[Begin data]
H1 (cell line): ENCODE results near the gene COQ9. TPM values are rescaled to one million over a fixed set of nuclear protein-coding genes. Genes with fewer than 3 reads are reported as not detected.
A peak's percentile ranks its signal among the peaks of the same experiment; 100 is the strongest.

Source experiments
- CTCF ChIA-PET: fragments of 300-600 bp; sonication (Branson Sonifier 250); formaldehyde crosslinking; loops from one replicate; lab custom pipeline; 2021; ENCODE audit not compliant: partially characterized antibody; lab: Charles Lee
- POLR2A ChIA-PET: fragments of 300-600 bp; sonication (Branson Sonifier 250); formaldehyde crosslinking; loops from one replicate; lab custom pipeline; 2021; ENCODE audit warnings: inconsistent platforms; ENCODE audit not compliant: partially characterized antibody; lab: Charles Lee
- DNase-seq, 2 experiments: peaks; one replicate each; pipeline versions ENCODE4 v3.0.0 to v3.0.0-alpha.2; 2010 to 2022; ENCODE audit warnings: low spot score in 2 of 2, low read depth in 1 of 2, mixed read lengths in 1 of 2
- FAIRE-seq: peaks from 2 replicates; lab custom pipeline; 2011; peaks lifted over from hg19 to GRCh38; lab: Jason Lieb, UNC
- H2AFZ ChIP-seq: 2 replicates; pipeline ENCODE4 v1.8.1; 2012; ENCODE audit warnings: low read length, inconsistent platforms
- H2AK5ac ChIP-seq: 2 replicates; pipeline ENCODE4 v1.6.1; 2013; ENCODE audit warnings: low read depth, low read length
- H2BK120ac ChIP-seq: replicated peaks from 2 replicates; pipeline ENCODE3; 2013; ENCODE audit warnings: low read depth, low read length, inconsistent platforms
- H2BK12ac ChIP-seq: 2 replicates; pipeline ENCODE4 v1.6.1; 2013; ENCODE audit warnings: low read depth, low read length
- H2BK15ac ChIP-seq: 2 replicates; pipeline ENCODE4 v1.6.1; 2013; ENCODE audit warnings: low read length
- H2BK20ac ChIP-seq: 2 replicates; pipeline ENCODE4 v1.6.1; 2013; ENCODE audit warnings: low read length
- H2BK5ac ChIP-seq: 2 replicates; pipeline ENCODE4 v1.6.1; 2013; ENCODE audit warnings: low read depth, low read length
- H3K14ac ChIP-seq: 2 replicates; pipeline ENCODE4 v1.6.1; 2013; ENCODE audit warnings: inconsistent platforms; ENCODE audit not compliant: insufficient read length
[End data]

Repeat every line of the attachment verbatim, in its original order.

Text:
H1 (cell line): ENCODE results near the gene COQ9. TPM values are rescaled to one million over a fixed set of nuclear protein-coding genes. Genes with fewer than 3 reads are reported as not detected.
A peak's percentile ranks its signal among the peaks of the same experiment; 100 is the strongest.

Source experiments
- CTCF ChIA-PET: fragments of 300-600 bp; sonication (Branson Sonifier 250); formaldehyde crosslinking; loops from one replicate; lab custom pipeline; 2021; ENCODE audit not compliant: partially characterized antibody; lab: Charles Lee
- POLR2A ChIA-PET: fragments of 300-600 bp; sonication (Branson Sonifier 250); formaldehyde crosslinking; loops from one replicate; lab custom pipeline; 2021; ENCODE audit warnings: inconsistent platforms; ENCODE audit not compliant: partially characterized antibody; lab: Charles Lee
- DNase-seq, 2 experiments: peaks; one replicate each; pipeline versions ENCODE4 v3.0.0 to v3.0.0-alpha.2; 2010 to 2022; ENCODE audit warnings: low spot score in 2 of 2, low read depth in 1 of 2, mixed read lengths in 1 of 2
- FAIRE-seq: peaks from 2 replicates; lab custom pipeline; 2011; peaks lifted over from hg19 to GRCh38; lab: Jason Lieb, UNC
- H2AFZ ChIP-seq: 2 replicates; pipeline ENCODE4 v1.8.1; 2012; ENCODE audit warnings: low read length, inconsistent platforms
- H2AK5ac ChIP-seq: 2 replicates; pipeline ENCODE4 v1.6.1; 2013; ENCODE audit warnings: low read depth, low read length
- H2BK120ac ChIP-seq: replicated peaks from 2 replicates; pipeline ENCODE3; 2013; ENCODE audit warnings: low read depth, low read length, inconsistent platforms
- H2BK12ac ChIP-seq: 2 replicates; pipeline ENCODE4 v1.6.1; 2013; ENCODE audit warnings: low read depth, low read length
- H2BK15ac ChIP-seq: 2 replicates; pipeline ENCODE4 v1.6.1; 2013; ENCODE audit warnings: low read length
- H2BK20ac ChIP-seq: 2 replicates; pipeline ENCODE4 v1.6.1; 2013; ENCODE audit warnings: low read length
- H2BK5ac ChIP-seq: 2 replicates; pipeline ENCODE4 v1.6.1; 2013; ENCODE audit warnings: low read depth, low read length
- H3K14ac ChIP-seq: 2 replicates; pipeline ENCODE4 v1.6.1; 2013; ENCODE audit warnings: inconsistent platforms; ENCODE audit not compliant: insufficient read length